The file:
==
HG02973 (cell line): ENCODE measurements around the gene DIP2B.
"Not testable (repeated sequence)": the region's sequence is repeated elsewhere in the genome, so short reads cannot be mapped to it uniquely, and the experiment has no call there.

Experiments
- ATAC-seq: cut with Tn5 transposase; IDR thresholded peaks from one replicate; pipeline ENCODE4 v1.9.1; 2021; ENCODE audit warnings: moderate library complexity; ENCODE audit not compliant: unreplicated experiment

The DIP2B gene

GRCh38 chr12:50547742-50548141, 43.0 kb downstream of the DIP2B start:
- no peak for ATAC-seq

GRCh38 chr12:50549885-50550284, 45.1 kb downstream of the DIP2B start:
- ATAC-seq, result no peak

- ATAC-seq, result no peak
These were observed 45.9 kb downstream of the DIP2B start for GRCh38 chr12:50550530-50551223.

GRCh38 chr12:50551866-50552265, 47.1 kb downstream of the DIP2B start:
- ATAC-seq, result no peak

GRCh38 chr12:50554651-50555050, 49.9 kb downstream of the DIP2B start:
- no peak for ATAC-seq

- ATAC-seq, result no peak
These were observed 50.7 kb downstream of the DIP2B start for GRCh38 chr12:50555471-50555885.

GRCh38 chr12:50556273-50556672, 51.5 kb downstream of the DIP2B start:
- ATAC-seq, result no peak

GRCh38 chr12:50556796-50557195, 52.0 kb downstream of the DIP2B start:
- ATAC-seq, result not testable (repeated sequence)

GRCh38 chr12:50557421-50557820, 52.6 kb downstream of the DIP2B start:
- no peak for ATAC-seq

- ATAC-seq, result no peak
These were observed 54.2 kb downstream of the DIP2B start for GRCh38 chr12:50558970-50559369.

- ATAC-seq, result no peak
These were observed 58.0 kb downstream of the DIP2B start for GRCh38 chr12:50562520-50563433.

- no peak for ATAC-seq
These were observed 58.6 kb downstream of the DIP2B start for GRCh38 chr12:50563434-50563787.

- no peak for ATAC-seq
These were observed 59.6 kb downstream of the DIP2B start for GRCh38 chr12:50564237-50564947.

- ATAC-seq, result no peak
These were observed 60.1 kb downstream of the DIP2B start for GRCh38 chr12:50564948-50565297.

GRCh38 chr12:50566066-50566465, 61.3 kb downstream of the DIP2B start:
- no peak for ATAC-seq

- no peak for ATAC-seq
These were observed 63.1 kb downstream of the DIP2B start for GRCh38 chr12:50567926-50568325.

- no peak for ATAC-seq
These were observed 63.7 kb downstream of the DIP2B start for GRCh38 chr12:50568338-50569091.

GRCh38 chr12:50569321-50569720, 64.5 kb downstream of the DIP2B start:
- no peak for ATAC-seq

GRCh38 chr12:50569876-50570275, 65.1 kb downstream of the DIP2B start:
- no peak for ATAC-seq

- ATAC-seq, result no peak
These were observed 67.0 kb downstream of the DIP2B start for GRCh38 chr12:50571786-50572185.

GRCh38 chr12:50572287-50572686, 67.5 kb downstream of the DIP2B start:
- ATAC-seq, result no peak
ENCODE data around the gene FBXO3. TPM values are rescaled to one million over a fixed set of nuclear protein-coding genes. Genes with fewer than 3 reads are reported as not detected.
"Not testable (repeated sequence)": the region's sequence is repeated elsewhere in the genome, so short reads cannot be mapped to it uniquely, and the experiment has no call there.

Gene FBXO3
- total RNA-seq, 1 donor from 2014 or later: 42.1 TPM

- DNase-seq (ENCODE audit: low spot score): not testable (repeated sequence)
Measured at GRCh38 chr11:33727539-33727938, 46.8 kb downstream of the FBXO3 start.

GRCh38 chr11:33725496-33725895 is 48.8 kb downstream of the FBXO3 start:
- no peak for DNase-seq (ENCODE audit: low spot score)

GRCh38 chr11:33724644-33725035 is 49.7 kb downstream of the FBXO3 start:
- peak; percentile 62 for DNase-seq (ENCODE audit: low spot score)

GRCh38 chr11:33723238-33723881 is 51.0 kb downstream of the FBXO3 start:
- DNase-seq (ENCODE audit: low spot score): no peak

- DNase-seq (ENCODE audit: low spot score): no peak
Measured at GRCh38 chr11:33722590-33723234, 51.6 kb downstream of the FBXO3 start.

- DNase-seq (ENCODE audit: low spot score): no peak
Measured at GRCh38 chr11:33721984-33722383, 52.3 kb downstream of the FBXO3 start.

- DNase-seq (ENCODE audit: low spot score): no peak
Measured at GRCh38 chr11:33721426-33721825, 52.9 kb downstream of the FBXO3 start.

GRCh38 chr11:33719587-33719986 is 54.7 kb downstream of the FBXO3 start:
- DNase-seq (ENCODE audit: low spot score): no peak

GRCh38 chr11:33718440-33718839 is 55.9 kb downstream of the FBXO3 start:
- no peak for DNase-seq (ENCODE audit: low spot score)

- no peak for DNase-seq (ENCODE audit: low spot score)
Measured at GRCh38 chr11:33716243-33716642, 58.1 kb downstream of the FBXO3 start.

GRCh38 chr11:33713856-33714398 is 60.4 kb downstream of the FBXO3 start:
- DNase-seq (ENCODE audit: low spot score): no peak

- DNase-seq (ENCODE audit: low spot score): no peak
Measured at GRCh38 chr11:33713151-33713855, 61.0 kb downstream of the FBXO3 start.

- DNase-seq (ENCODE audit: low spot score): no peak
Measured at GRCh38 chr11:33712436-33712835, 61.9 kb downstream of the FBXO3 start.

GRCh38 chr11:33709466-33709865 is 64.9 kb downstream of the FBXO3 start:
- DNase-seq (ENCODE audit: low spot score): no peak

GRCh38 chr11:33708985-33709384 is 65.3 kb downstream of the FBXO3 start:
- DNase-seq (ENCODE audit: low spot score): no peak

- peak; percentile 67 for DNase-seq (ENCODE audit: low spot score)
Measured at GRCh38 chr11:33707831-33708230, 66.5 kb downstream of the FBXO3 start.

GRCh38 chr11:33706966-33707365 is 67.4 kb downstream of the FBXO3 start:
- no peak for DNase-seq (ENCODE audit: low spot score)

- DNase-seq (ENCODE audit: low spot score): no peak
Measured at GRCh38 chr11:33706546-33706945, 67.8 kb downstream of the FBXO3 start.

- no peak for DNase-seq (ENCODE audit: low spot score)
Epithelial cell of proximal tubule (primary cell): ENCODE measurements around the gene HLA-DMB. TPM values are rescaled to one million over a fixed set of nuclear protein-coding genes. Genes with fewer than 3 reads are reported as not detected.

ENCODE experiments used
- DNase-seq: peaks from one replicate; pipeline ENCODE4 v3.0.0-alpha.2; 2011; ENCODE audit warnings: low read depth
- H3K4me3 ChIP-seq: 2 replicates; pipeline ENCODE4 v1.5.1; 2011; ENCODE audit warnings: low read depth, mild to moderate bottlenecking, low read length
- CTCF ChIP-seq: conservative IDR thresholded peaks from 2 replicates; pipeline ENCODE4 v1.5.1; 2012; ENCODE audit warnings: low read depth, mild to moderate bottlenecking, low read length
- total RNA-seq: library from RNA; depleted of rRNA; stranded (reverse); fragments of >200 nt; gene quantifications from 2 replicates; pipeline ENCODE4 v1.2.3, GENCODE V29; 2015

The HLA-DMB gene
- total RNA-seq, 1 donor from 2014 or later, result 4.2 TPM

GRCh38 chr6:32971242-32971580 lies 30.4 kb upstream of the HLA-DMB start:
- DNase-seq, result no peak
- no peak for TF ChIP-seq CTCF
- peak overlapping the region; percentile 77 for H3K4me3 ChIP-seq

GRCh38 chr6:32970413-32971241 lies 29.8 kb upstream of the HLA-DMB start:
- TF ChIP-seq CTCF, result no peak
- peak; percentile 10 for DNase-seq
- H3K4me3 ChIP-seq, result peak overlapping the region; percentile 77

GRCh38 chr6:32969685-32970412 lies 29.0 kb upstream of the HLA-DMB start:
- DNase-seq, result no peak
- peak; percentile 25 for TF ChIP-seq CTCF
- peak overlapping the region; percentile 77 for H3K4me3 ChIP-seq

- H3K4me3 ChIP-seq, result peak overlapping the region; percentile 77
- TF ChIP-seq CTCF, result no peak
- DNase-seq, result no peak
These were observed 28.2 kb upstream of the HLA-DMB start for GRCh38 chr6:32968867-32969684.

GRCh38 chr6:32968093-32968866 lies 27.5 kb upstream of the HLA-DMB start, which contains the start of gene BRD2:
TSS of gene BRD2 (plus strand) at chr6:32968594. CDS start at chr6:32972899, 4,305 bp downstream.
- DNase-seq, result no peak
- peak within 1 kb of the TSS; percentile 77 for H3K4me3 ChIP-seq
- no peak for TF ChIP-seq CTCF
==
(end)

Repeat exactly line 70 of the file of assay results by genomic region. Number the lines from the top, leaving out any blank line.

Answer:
- no peak for DNase-seq (ENCODE audit: low spot score)